Updated: January 30, 2021 10:18:47 pm
One year after the first case of coronavirus infection was detected in the country, India is staring at a possible early exit from the pandemic that has already claimed more than 1.5 lakh lives, caused massive economic disruption and resulted in loss of livelihoods for millions of families. Although between 12,000 and 14,000 new cases are still getting detected every day, the decline in the numbers does look terminal, having continued for more than four months now.
Scientists and health experts say while the worst may be behind us, we are still quite a distance from the end.
Epidemics usually have a long tail, and it might be several months before the numbers come down to zero. There is an additional threat: Scientists still do not know how long immunity against the disease, gained either through natural infection or vaccination, lasts. Short-term immunity would mean the risk of re-emergence remains. That is the reason scientists and health authorities have been insisting that people must continue to wear masks and follow the simple rules of physical distancing.
This has been the most tracked number during the pandemic — the number of people found infected with the virus every day. India has followed an unusually smooth bell-curve, with a well-defined peak (Figure 1).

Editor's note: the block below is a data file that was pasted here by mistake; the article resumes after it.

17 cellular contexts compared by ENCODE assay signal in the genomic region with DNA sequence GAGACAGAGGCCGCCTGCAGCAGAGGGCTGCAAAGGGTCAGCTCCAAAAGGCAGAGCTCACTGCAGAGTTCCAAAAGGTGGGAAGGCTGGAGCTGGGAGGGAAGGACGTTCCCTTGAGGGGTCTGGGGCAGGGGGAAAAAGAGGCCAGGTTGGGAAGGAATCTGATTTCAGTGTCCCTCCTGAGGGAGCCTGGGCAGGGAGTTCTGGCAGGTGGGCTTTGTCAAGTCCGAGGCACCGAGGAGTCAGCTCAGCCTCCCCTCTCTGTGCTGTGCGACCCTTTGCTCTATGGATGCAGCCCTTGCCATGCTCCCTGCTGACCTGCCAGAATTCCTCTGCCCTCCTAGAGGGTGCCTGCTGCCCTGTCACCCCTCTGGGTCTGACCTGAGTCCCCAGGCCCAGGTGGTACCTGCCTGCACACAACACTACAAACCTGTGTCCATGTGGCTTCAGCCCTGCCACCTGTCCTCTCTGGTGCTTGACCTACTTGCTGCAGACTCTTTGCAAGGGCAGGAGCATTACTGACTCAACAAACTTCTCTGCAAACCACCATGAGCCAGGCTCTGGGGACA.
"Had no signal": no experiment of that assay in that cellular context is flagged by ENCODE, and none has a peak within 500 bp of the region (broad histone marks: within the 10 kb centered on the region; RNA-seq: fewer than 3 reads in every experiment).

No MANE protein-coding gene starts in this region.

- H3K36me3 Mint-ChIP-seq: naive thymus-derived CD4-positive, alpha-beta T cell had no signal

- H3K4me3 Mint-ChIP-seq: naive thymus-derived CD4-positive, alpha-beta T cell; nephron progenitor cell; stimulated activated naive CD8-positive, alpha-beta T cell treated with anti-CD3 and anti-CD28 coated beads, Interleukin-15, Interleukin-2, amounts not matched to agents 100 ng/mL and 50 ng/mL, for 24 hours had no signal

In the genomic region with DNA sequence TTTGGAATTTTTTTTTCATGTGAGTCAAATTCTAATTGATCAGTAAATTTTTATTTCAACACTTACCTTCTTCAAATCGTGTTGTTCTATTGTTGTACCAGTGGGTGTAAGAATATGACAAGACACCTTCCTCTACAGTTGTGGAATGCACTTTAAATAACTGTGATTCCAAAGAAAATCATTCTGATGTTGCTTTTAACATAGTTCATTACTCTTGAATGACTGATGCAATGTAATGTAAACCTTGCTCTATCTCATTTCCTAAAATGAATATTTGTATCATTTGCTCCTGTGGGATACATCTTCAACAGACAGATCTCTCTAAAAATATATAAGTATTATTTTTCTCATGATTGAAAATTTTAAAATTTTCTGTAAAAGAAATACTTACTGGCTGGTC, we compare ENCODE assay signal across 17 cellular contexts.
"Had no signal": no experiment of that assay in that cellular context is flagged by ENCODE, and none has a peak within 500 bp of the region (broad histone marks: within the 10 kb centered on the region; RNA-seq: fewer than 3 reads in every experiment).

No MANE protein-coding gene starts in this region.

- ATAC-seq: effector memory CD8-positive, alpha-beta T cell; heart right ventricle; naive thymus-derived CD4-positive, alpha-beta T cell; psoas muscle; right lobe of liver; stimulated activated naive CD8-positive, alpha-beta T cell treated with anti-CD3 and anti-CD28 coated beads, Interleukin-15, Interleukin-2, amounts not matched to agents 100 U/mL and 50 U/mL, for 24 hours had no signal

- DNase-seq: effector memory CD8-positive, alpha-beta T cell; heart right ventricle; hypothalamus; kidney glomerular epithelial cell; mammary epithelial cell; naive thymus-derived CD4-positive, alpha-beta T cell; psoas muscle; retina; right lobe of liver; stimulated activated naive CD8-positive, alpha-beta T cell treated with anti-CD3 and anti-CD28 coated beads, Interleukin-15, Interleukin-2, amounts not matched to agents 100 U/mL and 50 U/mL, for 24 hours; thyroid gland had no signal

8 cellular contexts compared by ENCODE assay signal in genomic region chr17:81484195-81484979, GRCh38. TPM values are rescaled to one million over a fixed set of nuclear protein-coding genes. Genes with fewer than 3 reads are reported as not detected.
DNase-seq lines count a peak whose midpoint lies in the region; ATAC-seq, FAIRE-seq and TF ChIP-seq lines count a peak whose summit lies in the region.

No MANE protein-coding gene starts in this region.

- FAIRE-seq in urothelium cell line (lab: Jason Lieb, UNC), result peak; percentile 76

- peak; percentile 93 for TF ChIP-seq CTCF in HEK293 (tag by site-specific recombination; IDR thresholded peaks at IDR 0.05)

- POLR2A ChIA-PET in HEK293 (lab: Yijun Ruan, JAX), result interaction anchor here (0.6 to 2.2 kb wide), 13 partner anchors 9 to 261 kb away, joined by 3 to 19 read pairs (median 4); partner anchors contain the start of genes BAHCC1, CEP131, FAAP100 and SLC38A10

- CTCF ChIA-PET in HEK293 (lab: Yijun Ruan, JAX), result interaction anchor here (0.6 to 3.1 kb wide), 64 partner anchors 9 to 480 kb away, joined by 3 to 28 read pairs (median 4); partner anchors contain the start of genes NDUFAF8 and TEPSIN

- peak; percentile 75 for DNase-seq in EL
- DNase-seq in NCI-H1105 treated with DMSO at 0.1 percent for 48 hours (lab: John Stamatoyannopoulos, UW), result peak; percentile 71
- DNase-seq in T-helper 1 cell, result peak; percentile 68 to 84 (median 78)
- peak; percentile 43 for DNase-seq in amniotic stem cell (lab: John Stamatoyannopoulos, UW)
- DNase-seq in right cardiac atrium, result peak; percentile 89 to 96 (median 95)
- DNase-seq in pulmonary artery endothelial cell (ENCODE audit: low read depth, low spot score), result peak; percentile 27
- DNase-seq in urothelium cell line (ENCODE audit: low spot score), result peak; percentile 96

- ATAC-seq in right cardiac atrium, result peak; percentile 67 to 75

The numbers rose exponentially in the initial couple of months, slowed down a bit due to the lockdown, reached a peak in the middle of September, and then began a decline that has continued for the last four months. The outbreak in India, in effect, began on March 2, with the detection of two cases, one in Delhi and the other in Hyderabad, even though three infections had earlier been detected in Kerala between January 30 and February 3. At its peak, India had been reporting over 90,000 cases every day, the maximum being 97,894 on September 16. At that time, no other country had reported more than 75,000 cases in a day. After that, of course, the United States went much beyond that number, consistently reporting more than 2 lakh cases every day since December.
Brazil went past 80,000 a day while the UK recorded more than 60,000 cases in a day. Some European countries — Spain, Italy, France — also registered their maximum single-day count in November and December.
The epidemic followed very different trajectories in these countries. The United States, and countries in Europe, for example, experienced multiple waves with no sharply defined peak. The curve in China, on the other hand, had a sudden and a dramatic end.
Even within India, states have had very different trajectories. Maharashtra is the only major state to have had a curve similar to that of the country as a whole. Delhi has had three distinct waves with very sharp peaks, while Kerala started slowly but is having an unusually flat and extended peak.
India’s curve of daily cases, ironically, is very similar to what the trajectory of an epidemic would look like if it spread in a uniformly distributed population without any intervention to contain it.